Accelerometers find use in different application areas. For example, in automotive applications, accelerometers are used to activate the airbag system. Cameras use accelerometers for active stabilization of pictures. Computer hard drives also rely on accelerometers to detect external shocks that can damage the read/write head of the device. In this case, the accelerometer suspends the drive operation when an external shock occurs. These are only a few accelerometer applications.

The possibilities are actually endless for what these devices can be used for. The huge advances in micro-fabrication technologies have enabled today’s small, low-cost micromachined accelerometers. In fact, the small size and low cost are two of the main factors that allow us to apply these devices to such a broad spectrum of applications.

In this article, we’ll take a look at the physics of measuring acceleration. We’ll see how a mass-spring-damper (otherwise known as a mass-damper-spring) structure can convert acceleration to a displacement quantity and how the capacitive sensing approach can be applied to convert this displacement to an electrical signal proportional to the applied acceleration.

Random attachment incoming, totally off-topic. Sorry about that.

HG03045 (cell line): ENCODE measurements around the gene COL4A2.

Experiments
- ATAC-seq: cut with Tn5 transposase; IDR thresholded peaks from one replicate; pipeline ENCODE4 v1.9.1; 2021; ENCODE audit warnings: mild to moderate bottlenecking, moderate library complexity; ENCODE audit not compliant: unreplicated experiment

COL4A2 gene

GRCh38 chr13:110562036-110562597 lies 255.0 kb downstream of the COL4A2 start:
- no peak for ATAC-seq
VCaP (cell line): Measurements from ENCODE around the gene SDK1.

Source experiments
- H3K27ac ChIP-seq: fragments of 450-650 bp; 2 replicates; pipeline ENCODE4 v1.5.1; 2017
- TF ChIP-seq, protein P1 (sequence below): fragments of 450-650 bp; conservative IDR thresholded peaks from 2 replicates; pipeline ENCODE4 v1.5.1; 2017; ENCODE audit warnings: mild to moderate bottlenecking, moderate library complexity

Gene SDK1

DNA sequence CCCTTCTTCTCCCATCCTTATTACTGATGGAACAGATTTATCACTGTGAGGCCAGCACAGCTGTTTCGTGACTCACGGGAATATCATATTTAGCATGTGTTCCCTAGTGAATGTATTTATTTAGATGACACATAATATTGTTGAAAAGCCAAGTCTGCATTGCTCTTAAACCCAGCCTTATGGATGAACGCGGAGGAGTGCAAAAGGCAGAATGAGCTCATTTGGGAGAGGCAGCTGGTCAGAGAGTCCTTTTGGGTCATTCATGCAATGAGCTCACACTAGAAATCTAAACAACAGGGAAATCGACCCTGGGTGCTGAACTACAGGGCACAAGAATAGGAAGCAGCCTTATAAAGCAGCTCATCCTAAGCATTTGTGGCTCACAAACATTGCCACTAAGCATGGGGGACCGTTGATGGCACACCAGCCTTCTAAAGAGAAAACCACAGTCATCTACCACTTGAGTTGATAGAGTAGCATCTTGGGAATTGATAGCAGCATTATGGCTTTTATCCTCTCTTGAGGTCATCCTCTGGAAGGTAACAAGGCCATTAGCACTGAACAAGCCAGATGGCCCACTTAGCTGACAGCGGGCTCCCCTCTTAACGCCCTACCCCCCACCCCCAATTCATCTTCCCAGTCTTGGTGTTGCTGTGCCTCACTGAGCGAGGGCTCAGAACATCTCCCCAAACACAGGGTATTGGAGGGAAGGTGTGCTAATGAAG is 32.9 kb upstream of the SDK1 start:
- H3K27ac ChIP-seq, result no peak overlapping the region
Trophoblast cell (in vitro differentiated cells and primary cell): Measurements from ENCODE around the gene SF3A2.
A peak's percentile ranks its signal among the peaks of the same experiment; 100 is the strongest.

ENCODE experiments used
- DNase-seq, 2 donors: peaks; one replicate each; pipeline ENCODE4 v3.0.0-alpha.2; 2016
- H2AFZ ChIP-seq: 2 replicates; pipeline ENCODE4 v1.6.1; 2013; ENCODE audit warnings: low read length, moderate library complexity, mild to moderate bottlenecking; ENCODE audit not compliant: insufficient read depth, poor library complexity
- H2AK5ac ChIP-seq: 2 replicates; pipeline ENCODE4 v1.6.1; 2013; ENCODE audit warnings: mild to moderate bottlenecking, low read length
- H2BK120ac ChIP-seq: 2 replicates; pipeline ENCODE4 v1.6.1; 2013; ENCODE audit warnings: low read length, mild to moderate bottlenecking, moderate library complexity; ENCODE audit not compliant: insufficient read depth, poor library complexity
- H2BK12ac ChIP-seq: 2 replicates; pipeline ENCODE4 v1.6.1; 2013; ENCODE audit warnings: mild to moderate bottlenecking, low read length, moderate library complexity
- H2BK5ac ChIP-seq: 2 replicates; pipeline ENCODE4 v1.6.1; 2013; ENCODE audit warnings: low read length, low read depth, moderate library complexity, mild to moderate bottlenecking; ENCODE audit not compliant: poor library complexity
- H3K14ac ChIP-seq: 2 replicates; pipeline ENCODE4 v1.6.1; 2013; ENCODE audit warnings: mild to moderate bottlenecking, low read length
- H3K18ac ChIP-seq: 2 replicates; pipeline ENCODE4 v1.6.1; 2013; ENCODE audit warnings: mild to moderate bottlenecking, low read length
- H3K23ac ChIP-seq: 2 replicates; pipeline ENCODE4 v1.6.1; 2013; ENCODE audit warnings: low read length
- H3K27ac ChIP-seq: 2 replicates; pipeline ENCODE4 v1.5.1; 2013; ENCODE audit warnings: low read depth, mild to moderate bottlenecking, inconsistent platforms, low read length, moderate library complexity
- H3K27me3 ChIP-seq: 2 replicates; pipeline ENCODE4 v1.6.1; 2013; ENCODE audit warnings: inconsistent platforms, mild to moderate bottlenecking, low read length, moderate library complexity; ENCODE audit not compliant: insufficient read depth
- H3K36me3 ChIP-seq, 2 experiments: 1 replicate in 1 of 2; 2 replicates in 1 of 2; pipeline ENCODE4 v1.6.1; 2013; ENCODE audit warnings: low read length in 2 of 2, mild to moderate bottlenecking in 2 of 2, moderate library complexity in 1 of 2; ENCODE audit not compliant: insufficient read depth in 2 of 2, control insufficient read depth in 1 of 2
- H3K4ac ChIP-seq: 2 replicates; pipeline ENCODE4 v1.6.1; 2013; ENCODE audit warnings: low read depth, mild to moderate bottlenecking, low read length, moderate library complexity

### Measuring Acceleration Using a Mass-spring-damper

A mass-spring-damper structure as shown in Figure 1 can be used to measure acceleration.

*Figure 1*

*Figure 1*

A known quantity of mass, commonly referred to as the proof mass (or test mass), is connected to the sensor frame through a spring.

Although the damper is a vital component of this system, we’ll shelve it until the next article in this series as it might be a bit mysterious for EEs and a few paragraphs might be required to introduce the basic concepts of a damper.

Let’s see how the structure shown in Figure 1 can detect acceleration.

When the sensor frame accelerates because of an external force, the proof mass tends to “stay back” due to its inertia. This changes the relative position of the proof mass with respect to the sensor frame as illustrated below.